WASHINGTON (Reuters) - A U.S. congressman who has been blind Chinese dissident Chen Guangcheng’s main champion in Washington said people working for New York University have tried to keep him from meeting Chen, barging into a meeting on Capitol Hill and pulling Chen out on one occasion.
U.S. Representative Chris Smith, an outspoken supporter of Chinese dissidents since the 1980s, described repeated instances of various people he says were from NYU interfering in his attempts to meet with Chen.
NYU spokesman John Beckman in an email vigorously disputed the assertion that its representatives may have been involved in improper interference or control of Chen during his meetings with lawmakers and others, stressing that anyone present was there to help Chen at his request.
The encounters took place both in Washington and at NYU. Chen has been a research fellow at NYU Law School since he flew to the United States in May 2012 after he escaped from house arrest in his village in Shandong province and took refuge in the U.S. Embassy in Beijing.
Chen has accused NYU of asking him to leave because of “unrelenting pressure” from China. NYU denies this, saying he is leaving because his fellowship for one year is ending.
Some of Chen’s supporters suggest NYU fears his strident public criticism of China will complicate the university’s plans to build a campus in Shanghai - an assertion NYU has also dismissed.
“Every time I’ve met with him, except once, only because I insisted, there was always somebody from the university - I don’t know who they are or who they are reporting to - taking notes on everything,” Smith, a New Jersey Republican, said in an interview.
The one meeting Smith had without Chen being escorted was shortly after Chen received a human rights award on Capitol Hill on January 29. It took place in Smith’s office in the Rayburn Office Building but it was interrupted and halted before Smith was ready, he said.
A lady who appeared to be Chinese “insisted on translating, and I said ‘with all due respect, I want a little private time with the great Chen Guangcheng’, and I closed the door. She starts calling his phone over and over and over again, like four or five times,” said Smith.
“And finally after a half hour, because I had asked for a half-hour meeting, my door flies open and she says ‘the meeting’s over and she grabs him by the arm and lifts him up’,” he said.
NYU’s Beckman told Reuters any NYU staff accompanying Chen “were people who provided help to an individual who is blind, is unable to speak English, and was new to the U.S.; it seems very ungracious for their efforts on Mr. Chen’s behalf to be tarnished in this way”.
“The reality is that he’s held many press conferences and interviews, attended congressional hearings, and is writing a book about his life, and all NYU has ever done has provided staff and support to facilitate his activities, wishes, schedule, and family,” he said in the email.
Matt Dorf, a communications strategist who was hired by NYU to advise Chen in his first couple of months in the United States, said Chen himself made the decisions on who he would meet.
“If the congressman or others felt they did not have proper access to Chen Guangcheng it was because Chen Guangcheng had made a decision not to speak with them because he was controlling all of the meetings in his whole schedule,” he said in reference to the period from May through July last year.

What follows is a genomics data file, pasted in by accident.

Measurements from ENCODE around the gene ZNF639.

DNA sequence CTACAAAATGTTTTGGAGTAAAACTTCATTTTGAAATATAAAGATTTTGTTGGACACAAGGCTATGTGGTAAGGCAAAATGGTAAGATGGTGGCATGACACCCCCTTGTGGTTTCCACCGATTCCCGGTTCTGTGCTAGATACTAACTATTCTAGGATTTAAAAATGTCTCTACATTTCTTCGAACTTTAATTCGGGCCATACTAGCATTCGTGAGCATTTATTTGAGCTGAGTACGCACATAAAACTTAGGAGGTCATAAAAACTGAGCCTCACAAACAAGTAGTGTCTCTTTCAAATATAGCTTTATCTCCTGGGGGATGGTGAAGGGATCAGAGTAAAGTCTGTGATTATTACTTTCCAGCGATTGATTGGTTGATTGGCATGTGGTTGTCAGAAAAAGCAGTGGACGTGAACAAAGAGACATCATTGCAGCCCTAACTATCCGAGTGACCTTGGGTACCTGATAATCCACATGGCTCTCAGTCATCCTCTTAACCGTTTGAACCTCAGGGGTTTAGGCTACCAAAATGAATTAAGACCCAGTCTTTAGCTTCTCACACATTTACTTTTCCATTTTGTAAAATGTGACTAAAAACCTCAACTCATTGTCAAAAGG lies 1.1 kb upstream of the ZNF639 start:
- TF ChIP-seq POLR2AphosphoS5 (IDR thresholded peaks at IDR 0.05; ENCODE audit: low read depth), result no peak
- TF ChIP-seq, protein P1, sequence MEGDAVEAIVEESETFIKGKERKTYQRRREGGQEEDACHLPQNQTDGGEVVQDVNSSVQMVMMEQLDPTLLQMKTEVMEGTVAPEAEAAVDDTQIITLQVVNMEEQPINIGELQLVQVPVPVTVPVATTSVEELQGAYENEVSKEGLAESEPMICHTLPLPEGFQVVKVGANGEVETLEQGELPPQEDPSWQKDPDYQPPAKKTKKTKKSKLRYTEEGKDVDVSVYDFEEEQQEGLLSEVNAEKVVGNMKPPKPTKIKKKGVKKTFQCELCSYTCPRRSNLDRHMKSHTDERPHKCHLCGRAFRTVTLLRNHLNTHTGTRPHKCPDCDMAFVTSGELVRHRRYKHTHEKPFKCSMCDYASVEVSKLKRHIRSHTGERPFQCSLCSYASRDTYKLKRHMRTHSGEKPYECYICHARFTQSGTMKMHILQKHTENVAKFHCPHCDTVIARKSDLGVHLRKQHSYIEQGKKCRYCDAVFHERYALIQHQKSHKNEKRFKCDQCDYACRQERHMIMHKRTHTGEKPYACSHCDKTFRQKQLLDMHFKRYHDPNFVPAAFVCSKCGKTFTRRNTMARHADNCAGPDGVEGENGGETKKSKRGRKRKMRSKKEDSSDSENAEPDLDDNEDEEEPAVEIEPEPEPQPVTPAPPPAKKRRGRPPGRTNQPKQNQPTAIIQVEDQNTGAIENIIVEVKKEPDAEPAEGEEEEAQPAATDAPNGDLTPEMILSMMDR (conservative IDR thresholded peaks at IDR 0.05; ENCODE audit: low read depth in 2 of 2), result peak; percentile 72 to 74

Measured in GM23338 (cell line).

He also said that the only people he ever saw taking notes in meetings were Chen’s wife and a translator.
A spokeswoman for Chen said he was not currently giving interviews. His eldest brother, Chen Guangfu, told Reuters that Chen told him that “at this stage, he can’t comment on certain matters and that’s why he’s not answering the requests from many media organizations. He didn’t say why.”
China’s state-run Global Times, run by the Communist Party’s official People’s Daily, said Chen was living in a “fantasy” and should realize he had outstayed his welcome.
“Chen’s lack of academic qualifications and language competence meant he could not stay long-term. His embarrassing situation mirrors the fate of many Chinese ‘pro-democratic activists’ in the 1980s,” the newspaper said in an editorial on Thursday.
The 60-year-old Smith, who has represented his central New Jersey district for 32 years, said he started working on human rights issues in 1982, focusing on Soviet Jewish refuseniks.
“Everything is about control,” Smith said of dealing with NYU representatives when trying to arrange meetings with Chen. “It was that way throughout the whole process.”
During another recent chat with Chen, Smith said, “I had two people there and they had note pads. I asked ‘who are you reporting to?’ and they wouldn’t tell me.”
“I don’t find that friendly. I find that dangerous, in terms of Chen.”
Smith, chairman of the House of Representatives subcommittee that monitors global human rights, said he has been able to talk to Chen by telephone, through a translator, with relative ease.
But Smith said he has had trouble meeting Chen in person as many as a dozen times, beginning with Chen’s arrival at Newark Airport in May 2012 and “every trip I made up there” to NYU.
Dorf denied that Smith had difficulty gaining access to Chen when the Chinese dissident arrived at NYU after flying into the United States, saying it was the first meeting that Chen had, it lasted about half an hour, and the lawmaker’s staff took photographs of them together.
Smith sees the situation differently: “There was this control the likes of which made me say ‘Oh my God. What is going on here?'.”
Additional reporting by Jonathan Allen in New York, and Ben Blanchard and Sui-Lee Wee in Beijing; Editing by Martin Howell